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Cleveland-Cliffs turns profit of $41 million on $4 billion in revenue
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Cleveland-Cliffs turns profit of $41 million on $4 billion in revenue

Cleveland-Cliffs turns profit of $41 million on $4 billion in revenue

Cleveland-Cliffs' offices at the Indiana Harbor steel mill in East Chicago are shown. 

Cleveland-Cliffs, one of the Region's largest industrial employers, pulled in a profit of $41 million, or 7 cents per share, in the first quarter.

The Cleveland-based steelmaker, which bought ArcelorMittal USA and AK Steel last year, pulled in $4 billion in consolidated revenue in the first quarter, up from $359 million in the first quarter of 2020.

Charges totaling $160 million ate into Cleveland-Cliffs' first-quarter profits. It paid $13 million in severance and acquisition-related costs, $66 million in debt extinguishment costs and $81 million to revalue inventory after acquiring nearly all of ArcelorMittal USA's operations.

“Q1 was just the first full quarter for Cleveland-Cliffs as a fully transformed business, and we have already accomplished a lot," said Chairman, President and CEO Lourenco Goncalves. "This being said, and with all the operational and commercial actions we have been implementing, the best will come through during the balance of 2021."

The 174-year-old company has long been one of the largest iron ore miners in the country. It became the largest flat-rolled steelmaker in North America last year by buying out customers AK Steel and ArcelorMittal USA, and now runs the steel mills in East Chicago, Burns Harbor, Gary, Riverdale and New Carlisle. 

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The company expects to bring in $4 billion in earnings this year, up from a previous projection of $3.5 billion. Because of strong market conditions, the steelmaker got better-than-expected contractual renewals and is expecting an average price of $1,100 for hot-rolled coil per ton for the last nine months of the year, up from an average of $900 per ton in the first quarter.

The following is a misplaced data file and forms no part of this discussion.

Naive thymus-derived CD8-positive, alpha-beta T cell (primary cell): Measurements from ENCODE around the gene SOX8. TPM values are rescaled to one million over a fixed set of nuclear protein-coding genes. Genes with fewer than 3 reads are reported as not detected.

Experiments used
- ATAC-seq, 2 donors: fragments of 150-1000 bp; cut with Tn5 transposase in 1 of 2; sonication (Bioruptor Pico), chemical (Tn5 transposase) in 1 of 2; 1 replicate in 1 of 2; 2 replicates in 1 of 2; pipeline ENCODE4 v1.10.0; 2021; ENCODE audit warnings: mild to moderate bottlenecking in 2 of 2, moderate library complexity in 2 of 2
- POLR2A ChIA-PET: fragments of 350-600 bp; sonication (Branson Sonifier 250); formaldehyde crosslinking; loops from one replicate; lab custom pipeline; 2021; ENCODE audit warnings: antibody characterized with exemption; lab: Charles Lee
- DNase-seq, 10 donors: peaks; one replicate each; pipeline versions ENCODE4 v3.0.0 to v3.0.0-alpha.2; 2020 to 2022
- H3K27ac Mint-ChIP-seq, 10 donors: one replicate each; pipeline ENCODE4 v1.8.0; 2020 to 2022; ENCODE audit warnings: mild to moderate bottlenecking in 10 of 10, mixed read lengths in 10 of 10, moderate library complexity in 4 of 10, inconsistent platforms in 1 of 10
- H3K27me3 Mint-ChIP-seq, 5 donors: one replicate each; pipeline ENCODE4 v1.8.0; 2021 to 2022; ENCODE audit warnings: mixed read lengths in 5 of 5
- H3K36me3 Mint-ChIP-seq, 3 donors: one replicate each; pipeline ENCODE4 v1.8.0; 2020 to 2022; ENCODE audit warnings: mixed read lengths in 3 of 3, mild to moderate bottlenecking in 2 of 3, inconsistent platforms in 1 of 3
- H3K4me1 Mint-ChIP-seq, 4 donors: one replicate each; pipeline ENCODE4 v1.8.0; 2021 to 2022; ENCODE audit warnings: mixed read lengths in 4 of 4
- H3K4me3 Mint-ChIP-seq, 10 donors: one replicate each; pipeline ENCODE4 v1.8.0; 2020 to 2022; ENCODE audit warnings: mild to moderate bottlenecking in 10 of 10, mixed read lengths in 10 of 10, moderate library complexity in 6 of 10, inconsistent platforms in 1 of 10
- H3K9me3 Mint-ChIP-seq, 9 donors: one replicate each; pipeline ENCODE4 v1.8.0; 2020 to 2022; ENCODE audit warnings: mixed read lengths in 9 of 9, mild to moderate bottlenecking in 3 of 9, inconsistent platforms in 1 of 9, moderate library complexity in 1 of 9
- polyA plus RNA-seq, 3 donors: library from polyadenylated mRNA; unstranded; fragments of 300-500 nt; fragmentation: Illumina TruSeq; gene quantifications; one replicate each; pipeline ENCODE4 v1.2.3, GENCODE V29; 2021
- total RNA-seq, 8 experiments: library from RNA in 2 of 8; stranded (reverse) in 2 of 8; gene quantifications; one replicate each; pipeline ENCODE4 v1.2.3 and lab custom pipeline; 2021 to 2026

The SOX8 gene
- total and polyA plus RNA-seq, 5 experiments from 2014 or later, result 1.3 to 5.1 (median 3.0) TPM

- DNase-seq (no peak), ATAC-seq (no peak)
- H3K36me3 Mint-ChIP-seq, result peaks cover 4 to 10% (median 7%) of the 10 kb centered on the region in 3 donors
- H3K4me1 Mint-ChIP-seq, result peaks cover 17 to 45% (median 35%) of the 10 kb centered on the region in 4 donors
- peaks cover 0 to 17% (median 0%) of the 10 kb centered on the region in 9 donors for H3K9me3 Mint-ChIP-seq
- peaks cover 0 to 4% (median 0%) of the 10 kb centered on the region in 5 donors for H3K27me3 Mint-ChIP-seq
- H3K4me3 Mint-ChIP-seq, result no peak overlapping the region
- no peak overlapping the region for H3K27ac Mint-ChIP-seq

With favorable steel prices, Cleveland-Cliffs is now projecting $1.2 billion in EBITDA in the second quarter.

“As the year progresses, it will become abundantly clear that the pricing environment we are in — and will continue to benefit from going forward — is not a consequence of luck," he said. "Our expectation of $4 billion in adjusted EBITDA for the full-year is predicated on conservative pricing expectations relative to today’s pricing and the current forward curve. This will allow us to generate record levels of free cash flow and pay down a substantial amount of debt, allowing us to reach leverage of less than 1x by the end of the year."

In the first quarter, Cleveland-Cliffs sold 4.1 million tons of steel. About a third of it was coated, 28% hot-rolled, 18% cold-rolled, 7% plate, and 4% stainless and electrical.

Roughly a tenth of the sales were for miscellaneous products such as slabs and rail. 

A third of the company's sales were to the automotive market and another 32% went to the distributors and converters market.

“With our leadership position in the industry, we are as focused on profitability as we are on environmental stewardship and on supporting good-paying middle-class union jobs," he said. "Our commitment to reduce our environmental footprint will only further strengthen America's position as the cleanest steelmaking country among all the major steel producing nations. As a country responsible for just 2% of the global steel industry's GHG emissions, the United States has the right to produce steel and manufacture in America, instead of importing steel and allowing foreign polluting countries to export their full employment at the expense of the American worker."

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Business Reporter

Joseph S. Pete is a Lisagor Award-winning business reporter who covers steel, industry, unions, the ports, retail, banking and more. The Indiana University grad has been with The Times since 2013 and blogs about craft beer, culture and the military.

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